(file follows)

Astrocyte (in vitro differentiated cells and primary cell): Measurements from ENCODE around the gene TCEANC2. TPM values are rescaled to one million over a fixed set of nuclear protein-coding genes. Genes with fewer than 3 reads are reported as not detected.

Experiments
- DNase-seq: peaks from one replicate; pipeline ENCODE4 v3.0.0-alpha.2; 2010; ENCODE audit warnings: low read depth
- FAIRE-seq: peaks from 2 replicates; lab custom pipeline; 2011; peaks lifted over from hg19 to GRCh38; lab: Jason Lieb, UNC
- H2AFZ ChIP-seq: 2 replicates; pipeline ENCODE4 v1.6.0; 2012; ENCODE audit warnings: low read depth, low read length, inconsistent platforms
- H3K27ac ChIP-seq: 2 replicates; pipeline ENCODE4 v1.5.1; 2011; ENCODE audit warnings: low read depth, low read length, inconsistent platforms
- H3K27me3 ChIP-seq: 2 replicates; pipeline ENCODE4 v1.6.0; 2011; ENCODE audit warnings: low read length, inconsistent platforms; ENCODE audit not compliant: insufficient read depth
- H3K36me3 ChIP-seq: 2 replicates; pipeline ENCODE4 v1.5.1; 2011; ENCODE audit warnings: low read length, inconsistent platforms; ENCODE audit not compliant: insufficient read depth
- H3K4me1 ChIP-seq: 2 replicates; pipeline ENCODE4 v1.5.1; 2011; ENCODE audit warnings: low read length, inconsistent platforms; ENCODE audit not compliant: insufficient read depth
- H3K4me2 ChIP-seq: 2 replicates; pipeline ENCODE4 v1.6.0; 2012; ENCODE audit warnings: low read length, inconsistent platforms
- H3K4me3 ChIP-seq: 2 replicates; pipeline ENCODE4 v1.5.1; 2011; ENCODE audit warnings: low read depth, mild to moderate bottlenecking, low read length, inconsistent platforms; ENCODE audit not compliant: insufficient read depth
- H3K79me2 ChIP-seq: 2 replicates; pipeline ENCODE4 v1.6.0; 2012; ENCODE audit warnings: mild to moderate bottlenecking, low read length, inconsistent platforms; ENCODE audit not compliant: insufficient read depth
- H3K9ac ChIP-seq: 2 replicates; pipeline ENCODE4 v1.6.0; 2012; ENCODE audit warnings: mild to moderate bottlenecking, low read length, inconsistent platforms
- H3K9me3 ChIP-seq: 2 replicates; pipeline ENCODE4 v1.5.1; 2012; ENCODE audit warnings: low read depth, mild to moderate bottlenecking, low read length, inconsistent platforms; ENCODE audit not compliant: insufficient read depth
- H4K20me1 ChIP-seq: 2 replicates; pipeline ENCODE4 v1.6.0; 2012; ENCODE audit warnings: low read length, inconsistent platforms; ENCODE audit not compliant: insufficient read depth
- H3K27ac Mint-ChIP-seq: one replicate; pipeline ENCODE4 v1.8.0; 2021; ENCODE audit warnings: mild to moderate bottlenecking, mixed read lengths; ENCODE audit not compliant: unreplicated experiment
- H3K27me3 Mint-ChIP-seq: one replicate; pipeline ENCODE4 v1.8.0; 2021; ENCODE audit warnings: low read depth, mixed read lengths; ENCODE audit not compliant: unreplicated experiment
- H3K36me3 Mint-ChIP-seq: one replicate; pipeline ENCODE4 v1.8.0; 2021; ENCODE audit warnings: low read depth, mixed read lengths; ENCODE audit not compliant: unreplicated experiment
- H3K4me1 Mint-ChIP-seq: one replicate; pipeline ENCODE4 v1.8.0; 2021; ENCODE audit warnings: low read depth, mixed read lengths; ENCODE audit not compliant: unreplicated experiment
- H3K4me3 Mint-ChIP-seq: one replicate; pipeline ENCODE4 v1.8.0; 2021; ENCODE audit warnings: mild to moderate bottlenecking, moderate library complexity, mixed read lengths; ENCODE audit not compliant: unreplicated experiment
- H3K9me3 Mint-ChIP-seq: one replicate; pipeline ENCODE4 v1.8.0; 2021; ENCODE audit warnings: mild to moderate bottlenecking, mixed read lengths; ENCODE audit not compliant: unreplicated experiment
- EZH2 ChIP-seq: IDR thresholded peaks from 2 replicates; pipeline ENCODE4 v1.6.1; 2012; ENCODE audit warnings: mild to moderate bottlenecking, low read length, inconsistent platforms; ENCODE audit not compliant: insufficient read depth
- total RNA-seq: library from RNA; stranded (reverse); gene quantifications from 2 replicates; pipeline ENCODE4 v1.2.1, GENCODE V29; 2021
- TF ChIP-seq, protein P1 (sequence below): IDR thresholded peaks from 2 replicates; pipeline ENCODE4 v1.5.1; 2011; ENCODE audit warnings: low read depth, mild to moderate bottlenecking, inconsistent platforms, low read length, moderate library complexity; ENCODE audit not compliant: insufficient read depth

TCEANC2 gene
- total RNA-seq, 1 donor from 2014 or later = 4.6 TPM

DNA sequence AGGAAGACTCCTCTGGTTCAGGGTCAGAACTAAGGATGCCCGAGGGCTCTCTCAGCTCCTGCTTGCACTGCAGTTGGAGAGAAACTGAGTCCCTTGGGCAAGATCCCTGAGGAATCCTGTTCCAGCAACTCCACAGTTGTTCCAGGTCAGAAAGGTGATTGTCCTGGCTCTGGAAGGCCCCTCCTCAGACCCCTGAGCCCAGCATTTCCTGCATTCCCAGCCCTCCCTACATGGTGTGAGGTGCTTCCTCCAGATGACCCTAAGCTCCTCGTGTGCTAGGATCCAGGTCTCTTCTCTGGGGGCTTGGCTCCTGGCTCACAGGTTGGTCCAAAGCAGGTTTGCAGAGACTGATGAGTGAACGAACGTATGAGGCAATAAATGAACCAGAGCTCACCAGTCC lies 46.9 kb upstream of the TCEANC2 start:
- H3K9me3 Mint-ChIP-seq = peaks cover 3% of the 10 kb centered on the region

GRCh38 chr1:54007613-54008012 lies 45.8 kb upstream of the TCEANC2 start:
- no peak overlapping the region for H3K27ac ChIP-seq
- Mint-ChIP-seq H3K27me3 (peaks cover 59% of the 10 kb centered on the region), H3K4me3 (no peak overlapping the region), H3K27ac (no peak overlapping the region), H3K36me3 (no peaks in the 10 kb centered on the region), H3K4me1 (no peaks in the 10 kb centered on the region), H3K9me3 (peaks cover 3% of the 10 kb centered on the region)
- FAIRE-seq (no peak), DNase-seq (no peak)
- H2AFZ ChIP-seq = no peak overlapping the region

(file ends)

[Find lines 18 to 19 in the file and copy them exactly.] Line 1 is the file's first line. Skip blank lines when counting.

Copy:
- H3K36me3 Mint-ChIP-seq: one replicate; pipeline ENCODE4 v1.8.0; 2021; ENCODE audit warnings: low read depth, mixed read lengths; ENCODE audit not compliant: unreplicated experiment
- H3K4me1 Mint-ChIP-seq: one replicate; pipeline ENCODE4 v1.8.0; 2021; ENCODE audit warnings: low read depth, mixed read lengths; ENCODE audit not compliant: unreplicated experiment